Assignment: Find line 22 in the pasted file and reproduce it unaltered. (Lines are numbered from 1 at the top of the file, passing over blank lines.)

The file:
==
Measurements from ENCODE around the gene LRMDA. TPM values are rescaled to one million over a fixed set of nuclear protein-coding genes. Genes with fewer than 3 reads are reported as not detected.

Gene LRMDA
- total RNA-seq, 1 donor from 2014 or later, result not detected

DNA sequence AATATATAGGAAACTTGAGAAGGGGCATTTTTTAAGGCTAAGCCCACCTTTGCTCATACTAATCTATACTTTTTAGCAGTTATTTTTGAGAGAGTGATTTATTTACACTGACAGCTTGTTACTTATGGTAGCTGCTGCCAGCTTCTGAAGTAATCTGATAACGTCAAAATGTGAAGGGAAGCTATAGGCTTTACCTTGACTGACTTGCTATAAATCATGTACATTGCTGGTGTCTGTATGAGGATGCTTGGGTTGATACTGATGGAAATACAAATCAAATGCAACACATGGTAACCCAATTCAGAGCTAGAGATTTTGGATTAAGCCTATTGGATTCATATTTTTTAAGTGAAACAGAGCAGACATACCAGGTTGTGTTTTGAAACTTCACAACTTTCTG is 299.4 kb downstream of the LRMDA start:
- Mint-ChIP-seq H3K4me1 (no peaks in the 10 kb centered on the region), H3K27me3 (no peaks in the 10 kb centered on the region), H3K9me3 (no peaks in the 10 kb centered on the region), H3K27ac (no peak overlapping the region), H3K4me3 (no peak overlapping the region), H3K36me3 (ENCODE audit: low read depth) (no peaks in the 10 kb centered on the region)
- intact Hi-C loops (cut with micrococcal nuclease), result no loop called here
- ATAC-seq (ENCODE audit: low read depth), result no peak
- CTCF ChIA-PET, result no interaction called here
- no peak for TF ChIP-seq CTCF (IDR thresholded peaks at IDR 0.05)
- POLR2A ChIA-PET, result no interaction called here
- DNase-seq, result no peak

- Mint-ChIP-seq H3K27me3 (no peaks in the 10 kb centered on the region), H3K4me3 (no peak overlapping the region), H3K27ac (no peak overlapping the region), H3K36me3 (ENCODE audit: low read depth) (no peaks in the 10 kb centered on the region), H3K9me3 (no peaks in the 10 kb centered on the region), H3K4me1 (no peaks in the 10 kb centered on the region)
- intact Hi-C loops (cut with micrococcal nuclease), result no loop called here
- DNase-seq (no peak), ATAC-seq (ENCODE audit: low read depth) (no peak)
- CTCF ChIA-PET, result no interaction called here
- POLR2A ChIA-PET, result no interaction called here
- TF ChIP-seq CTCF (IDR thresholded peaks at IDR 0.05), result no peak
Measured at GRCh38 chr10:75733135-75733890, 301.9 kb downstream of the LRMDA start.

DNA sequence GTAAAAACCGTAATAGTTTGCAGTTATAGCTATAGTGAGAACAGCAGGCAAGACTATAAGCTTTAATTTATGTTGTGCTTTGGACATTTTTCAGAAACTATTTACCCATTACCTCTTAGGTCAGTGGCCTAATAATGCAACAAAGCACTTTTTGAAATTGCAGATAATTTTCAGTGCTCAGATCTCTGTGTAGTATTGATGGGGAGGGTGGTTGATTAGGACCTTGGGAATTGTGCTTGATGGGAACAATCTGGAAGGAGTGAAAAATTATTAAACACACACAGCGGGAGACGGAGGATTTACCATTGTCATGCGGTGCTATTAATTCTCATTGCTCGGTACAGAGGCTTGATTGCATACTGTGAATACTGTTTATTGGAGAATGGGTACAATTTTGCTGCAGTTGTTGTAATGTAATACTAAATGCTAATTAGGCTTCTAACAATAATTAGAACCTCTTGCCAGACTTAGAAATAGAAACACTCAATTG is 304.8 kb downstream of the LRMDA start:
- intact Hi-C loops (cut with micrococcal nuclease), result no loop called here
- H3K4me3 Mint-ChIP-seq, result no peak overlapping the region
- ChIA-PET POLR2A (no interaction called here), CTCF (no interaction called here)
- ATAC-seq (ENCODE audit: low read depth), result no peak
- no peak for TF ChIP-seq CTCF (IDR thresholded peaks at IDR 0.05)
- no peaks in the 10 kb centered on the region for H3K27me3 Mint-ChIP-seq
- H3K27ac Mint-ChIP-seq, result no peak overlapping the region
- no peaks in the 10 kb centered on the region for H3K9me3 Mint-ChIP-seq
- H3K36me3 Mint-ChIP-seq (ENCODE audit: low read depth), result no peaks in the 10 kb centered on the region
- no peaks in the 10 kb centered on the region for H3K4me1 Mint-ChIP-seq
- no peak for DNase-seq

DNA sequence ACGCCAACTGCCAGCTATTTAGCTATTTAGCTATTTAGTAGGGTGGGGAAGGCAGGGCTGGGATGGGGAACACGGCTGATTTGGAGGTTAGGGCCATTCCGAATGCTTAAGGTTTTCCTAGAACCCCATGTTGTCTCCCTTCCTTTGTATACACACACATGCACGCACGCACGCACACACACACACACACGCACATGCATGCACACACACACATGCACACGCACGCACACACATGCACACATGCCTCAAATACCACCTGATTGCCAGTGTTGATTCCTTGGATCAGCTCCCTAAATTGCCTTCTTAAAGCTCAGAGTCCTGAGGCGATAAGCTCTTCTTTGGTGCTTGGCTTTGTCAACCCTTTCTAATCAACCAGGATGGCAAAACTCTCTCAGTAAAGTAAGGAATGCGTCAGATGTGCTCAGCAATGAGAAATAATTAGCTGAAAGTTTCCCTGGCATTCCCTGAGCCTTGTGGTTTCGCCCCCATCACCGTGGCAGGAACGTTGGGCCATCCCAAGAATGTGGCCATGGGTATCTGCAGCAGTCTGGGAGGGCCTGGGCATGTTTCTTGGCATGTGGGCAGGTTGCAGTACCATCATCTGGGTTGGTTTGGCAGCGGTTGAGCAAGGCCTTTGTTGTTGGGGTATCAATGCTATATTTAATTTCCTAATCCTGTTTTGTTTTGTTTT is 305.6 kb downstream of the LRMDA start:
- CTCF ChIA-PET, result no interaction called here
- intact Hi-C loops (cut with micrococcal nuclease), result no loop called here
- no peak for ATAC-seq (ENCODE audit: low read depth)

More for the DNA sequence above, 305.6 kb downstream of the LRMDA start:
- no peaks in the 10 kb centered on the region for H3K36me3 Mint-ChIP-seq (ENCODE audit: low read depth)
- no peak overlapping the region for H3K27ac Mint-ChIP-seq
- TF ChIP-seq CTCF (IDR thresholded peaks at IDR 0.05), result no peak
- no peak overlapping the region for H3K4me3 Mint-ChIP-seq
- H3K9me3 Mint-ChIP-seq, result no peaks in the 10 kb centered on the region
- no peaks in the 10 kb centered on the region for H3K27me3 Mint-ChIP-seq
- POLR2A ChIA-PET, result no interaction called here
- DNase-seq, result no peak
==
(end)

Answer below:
- ChIA-PET POLR2A (no interaction called here), CTCF (no interaction called here)